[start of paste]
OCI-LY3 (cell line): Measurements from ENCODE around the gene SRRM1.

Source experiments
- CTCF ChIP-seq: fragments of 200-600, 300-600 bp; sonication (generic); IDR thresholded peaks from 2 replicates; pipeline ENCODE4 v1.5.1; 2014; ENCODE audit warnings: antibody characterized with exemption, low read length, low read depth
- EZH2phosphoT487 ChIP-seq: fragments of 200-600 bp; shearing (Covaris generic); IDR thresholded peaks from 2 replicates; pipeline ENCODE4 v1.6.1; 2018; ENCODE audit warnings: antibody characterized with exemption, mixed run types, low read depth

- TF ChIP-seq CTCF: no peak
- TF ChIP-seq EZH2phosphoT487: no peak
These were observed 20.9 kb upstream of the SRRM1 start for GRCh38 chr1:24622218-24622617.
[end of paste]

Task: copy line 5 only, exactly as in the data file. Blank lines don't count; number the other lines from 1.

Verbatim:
- TF ChIP-seq CTCF: no peak